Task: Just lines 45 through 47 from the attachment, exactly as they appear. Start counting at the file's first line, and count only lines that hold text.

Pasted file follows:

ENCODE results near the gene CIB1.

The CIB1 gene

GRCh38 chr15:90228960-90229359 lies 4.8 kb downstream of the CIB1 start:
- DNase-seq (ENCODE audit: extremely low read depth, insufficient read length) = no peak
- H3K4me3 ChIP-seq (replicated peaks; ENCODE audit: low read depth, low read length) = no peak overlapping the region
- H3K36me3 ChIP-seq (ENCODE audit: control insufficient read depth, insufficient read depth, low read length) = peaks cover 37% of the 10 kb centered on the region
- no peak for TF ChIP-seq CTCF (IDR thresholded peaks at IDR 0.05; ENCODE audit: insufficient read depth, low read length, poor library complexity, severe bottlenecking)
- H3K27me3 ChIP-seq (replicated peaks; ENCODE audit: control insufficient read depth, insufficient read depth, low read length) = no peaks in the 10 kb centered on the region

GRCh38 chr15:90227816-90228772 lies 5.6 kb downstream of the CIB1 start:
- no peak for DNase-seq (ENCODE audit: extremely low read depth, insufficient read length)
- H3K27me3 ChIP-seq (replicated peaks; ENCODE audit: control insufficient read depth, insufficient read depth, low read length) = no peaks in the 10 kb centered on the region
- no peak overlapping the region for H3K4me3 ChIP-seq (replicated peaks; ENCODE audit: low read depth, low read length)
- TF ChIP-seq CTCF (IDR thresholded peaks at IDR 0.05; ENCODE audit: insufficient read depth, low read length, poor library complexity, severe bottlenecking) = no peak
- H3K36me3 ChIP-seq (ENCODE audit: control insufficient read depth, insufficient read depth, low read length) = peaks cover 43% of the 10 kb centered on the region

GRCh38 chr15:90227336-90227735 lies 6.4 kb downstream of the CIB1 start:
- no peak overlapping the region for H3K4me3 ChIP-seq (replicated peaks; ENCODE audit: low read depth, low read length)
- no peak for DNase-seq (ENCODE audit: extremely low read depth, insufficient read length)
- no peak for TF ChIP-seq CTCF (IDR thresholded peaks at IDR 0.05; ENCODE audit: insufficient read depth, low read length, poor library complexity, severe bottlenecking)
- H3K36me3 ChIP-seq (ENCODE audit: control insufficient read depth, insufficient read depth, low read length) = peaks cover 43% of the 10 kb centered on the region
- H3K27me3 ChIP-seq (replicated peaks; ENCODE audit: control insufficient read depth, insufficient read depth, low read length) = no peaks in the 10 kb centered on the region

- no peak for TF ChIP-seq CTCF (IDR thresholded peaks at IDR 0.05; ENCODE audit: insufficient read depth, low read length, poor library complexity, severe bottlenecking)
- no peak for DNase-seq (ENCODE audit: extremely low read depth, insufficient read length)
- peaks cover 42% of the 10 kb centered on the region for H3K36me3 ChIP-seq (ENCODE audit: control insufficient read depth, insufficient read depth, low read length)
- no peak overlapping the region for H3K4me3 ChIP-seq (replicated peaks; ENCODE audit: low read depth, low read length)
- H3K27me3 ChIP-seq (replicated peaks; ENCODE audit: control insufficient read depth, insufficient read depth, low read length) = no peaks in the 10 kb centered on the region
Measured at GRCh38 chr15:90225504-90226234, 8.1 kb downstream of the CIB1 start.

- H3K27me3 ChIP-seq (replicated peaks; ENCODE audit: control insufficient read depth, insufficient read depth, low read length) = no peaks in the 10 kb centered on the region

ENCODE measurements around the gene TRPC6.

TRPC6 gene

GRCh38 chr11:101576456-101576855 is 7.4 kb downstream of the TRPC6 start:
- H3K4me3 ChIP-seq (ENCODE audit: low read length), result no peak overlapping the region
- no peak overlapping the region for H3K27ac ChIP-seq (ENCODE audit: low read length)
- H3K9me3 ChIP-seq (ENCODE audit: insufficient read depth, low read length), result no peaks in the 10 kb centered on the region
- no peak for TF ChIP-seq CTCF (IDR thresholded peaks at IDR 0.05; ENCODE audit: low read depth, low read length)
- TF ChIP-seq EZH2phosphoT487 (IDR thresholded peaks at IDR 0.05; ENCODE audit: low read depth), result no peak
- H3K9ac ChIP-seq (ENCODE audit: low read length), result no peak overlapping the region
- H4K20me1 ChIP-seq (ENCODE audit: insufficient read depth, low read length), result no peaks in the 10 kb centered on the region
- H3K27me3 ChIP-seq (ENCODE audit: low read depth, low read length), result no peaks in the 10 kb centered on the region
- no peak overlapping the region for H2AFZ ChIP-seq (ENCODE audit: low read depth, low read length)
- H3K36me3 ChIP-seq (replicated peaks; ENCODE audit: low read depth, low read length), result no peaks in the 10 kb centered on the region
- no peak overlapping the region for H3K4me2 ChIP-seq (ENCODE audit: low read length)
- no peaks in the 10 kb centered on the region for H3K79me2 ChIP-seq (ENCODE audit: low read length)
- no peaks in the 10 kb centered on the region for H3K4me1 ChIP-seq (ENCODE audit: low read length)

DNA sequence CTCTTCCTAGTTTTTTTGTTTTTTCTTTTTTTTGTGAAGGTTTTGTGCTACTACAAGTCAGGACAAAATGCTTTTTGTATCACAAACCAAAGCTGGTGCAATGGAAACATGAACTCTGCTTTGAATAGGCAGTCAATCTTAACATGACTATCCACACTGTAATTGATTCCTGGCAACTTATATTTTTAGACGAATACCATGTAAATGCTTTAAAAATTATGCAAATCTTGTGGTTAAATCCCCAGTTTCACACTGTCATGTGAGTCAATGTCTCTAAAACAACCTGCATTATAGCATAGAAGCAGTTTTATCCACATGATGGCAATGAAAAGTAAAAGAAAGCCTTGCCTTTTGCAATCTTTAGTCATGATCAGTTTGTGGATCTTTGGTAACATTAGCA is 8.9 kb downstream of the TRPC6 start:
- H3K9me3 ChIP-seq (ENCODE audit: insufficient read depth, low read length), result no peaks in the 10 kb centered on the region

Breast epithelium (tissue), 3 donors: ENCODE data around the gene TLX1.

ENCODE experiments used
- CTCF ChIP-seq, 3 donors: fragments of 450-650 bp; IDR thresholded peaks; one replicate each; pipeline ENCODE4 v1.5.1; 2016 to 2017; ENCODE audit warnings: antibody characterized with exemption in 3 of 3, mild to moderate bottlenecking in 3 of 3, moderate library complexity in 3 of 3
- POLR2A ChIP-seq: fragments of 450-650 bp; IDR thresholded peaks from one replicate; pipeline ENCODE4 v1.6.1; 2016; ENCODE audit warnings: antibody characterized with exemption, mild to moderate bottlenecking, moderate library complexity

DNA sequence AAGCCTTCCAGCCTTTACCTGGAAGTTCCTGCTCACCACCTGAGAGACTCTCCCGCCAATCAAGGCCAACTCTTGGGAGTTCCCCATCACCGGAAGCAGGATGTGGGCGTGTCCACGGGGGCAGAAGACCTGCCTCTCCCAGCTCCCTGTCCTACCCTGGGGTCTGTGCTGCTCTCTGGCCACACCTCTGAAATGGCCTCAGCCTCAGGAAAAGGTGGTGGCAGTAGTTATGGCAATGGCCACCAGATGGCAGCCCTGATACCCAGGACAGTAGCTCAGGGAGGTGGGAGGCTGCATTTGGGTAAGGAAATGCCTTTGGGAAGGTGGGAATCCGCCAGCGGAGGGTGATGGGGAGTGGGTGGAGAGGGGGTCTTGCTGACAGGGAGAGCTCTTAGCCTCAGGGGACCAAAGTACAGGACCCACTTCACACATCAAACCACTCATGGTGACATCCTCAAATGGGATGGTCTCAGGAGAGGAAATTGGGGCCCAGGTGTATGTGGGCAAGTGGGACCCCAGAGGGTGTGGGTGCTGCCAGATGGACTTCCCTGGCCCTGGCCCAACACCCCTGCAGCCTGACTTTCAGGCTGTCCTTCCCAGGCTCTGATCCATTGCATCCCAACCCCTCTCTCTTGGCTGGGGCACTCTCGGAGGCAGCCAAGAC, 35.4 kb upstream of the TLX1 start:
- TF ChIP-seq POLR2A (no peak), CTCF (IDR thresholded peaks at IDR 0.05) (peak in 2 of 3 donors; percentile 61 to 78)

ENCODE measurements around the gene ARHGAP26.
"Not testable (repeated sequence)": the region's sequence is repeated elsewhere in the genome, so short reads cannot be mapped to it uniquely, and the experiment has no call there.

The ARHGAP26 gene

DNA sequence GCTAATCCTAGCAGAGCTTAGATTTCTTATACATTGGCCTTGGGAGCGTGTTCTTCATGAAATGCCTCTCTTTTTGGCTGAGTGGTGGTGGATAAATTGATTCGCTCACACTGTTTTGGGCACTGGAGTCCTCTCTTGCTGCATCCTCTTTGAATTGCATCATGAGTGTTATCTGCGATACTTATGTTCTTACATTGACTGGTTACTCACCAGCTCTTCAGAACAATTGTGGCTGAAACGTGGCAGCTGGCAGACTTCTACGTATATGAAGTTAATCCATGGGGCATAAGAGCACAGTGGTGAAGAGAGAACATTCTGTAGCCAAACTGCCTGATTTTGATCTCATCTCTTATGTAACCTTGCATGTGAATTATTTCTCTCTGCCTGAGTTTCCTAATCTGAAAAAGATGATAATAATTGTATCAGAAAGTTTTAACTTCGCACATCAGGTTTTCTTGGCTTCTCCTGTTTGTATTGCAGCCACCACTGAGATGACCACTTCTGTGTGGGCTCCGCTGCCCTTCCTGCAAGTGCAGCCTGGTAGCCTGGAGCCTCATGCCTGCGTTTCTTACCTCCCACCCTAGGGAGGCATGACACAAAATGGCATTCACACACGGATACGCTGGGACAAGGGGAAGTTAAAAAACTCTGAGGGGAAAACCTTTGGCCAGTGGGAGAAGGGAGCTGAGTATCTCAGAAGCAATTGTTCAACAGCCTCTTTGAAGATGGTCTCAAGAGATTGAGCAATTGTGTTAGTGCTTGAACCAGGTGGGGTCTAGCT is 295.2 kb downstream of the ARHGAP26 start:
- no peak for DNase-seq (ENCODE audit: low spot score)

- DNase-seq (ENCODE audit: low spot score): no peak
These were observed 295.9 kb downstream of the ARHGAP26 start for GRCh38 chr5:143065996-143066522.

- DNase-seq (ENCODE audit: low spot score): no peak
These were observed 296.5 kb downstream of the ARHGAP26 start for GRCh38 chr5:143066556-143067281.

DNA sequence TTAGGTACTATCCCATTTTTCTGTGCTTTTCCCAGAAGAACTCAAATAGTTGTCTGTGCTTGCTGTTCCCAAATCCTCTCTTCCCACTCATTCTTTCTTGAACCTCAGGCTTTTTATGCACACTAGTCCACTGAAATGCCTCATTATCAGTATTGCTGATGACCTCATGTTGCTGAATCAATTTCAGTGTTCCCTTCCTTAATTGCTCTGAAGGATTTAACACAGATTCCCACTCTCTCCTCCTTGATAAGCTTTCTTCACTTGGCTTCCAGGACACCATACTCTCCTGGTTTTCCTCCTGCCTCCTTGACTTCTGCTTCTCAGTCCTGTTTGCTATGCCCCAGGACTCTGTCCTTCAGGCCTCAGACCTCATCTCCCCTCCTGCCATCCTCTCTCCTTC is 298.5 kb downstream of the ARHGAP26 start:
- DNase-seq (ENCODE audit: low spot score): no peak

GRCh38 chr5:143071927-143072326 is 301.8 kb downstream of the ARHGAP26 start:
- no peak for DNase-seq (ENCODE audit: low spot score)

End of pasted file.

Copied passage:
- H3K9me3 ChIP-seq (ENCODE audit: insufficient read depth, low read length), result no peaks in the 10 kb centered on the region

Breast epithelium (tissue), 3 donors: ENCODE data around the gene TLX1.

ENCODE experiments used